Robots and cobots are becoming an increasingly necessary part of business operations for leaders in a wide array of industries. Indeed, robots represent a fantastic way to cut down on the amount of tedious and labour-intensive work employees need to take on and have proved particularly useful in the manufacturing and tech sector. Now, we are also seeing the rapid adoption of robotics in the film industry.
<h2>In what ways are robots being used by filmmakers?</h2>
To many people, filmmaking may seem like a pursuit grounded in creativity: not, perhaps, the domain of a robot. However, it is important to remember that the industry requires a great deal of tiring, repetitive and costly work such as:
– Setting up cameras
– Focusing the camera at particular angles
– Constructing dolly tracks
– Building props
– Preparing a set for a shoot
– Meticulous video editing
This is where robots come in. Manually setting up cameras onset is difficult and laborious. It requires precision, perseverance, and strength if the cameras are particularly large or heavy. With a robot in tow, filmmakers can programme their non-human companion to work as a skilled operator. This could mean making precise motions with a camera, pushing the camera along tracks or helping to produce high-quality, durable props by printing 3D models in line with the director’s wishes.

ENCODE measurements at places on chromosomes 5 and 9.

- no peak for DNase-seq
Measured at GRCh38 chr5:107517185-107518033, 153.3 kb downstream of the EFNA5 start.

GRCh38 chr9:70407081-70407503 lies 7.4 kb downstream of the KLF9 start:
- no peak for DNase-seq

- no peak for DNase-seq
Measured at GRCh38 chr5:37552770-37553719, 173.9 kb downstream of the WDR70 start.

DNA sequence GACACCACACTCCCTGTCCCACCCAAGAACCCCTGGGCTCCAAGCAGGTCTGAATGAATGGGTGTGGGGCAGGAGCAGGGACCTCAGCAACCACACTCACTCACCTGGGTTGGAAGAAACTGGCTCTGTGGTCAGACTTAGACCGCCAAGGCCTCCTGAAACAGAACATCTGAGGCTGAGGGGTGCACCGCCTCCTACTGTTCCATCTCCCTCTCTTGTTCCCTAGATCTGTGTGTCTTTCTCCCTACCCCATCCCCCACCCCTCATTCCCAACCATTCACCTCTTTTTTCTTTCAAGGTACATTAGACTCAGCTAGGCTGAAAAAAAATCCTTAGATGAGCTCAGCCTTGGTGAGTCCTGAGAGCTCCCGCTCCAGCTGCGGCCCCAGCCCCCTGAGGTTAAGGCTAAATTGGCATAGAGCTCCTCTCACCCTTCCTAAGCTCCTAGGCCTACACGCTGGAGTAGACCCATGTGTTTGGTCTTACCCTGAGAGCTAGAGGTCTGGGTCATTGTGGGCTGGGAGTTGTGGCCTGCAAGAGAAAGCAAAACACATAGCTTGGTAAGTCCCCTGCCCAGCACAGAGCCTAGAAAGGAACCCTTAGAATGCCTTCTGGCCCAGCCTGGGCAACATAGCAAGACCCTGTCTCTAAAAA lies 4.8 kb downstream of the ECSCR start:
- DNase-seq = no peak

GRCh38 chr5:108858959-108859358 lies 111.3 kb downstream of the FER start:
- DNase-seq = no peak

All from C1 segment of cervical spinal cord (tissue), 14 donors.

What next for the industry?
Traditionally, robots have very much stuck to their roles as characters in sci-fi movies. Think Wall-E, R2D2, or the Terminator. Now, real-world robots are becoming vital off-screen workers.
The ever-improving capacities of robots to speed up processes that have historically used up hours of filming and production time represents an exciting prospect for filmmakers. They have the potential to free up both time and money that could be spent on the more creative aspects of a filmmaker’s craft. In this way, you may start to notice films becoming sleeker, more experimental and, ultimately, more enjoyable.
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